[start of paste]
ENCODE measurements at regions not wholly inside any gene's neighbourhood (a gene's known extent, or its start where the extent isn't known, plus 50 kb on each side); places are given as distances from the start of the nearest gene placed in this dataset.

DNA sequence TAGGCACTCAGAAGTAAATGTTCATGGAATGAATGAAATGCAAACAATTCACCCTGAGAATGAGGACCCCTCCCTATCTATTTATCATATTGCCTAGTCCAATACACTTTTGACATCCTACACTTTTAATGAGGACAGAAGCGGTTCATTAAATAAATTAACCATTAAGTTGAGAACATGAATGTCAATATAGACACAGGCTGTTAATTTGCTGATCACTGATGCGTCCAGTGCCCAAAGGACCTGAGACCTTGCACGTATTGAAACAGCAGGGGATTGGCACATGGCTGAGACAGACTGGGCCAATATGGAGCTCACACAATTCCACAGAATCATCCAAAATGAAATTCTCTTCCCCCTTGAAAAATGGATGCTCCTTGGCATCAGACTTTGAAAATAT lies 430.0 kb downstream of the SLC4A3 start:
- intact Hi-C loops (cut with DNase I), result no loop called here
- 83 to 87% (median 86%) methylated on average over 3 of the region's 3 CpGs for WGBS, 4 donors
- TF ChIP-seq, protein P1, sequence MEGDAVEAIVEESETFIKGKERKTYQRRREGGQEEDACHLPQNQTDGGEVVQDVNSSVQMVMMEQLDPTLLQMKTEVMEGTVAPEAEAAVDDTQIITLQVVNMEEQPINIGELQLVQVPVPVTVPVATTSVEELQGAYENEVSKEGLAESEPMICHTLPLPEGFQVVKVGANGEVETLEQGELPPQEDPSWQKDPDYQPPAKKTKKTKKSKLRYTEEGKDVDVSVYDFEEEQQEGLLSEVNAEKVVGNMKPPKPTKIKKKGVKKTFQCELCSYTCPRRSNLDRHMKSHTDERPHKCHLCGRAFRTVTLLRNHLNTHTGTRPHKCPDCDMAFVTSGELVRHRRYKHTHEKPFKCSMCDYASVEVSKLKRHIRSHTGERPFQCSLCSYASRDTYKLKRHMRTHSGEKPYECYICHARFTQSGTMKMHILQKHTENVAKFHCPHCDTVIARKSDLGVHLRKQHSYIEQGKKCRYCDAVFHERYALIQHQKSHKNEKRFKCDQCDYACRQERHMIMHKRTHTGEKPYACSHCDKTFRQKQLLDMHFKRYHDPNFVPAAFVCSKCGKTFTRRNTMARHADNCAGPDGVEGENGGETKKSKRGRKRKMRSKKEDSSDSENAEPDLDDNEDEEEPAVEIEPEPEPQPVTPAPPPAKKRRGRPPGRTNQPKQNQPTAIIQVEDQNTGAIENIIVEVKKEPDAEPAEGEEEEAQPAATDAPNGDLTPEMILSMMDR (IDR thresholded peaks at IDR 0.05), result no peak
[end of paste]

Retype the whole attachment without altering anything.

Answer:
ENCODE measurements at regions not wholly inside any gene's neighbourhood (a gene's known extent, or its start where the extent isn't known, plus 50 kb on each side); places are given as distances from the start of the nearest gene placed in this dataset.

DNA sequence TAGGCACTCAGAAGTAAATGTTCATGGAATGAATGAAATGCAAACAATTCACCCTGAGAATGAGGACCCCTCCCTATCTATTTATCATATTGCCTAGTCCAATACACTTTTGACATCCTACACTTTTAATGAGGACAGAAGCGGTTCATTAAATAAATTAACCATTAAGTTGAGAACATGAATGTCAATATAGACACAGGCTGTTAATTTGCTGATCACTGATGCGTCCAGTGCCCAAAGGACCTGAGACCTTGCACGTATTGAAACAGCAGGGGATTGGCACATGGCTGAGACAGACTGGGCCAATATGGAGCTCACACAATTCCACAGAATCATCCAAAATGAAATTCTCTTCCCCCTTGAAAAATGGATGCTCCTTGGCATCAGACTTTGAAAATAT lies 430.0 kb downstream of the SLC4A3 start:
- intact Hi-C loops (cut with DNase I), result no loop called here
- 83 to 87% (median 86%) methylated on average over 3 of the region's 3 CpGs for WGBS, 4 donors
- TF ChIP-seq, protein P1, sequence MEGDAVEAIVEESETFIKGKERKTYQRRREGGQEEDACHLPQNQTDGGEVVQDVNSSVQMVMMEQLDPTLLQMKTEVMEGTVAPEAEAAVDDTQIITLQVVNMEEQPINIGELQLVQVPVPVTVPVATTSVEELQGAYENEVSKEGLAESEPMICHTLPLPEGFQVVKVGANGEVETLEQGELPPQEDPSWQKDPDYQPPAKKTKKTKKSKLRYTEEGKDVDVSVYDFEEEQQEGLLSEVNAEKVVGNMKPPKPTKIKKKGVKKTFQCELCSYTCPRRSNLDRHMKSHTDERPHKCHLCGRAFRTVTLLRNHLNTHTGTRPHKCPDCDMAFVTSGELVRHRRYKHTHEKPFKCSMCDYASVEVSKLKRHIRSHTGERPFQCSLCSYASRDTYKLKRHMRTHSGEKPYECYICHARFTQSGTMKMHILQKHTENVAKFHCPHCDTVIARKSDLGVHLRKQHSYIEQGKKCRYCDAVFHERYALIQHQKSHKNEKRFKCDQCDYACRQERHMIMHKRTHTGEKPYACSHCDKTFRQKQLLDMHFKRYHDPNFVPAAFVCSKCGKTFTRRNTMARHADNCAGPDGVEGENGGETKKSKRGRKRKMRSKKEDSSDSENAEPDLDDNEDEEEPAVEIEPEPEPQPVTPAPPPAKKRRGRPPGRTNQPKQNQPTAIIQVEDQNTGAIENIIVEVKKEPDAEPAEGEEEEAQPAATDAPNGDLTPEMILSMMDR (IDR thresholded peaks at IDR 0.05), result no peak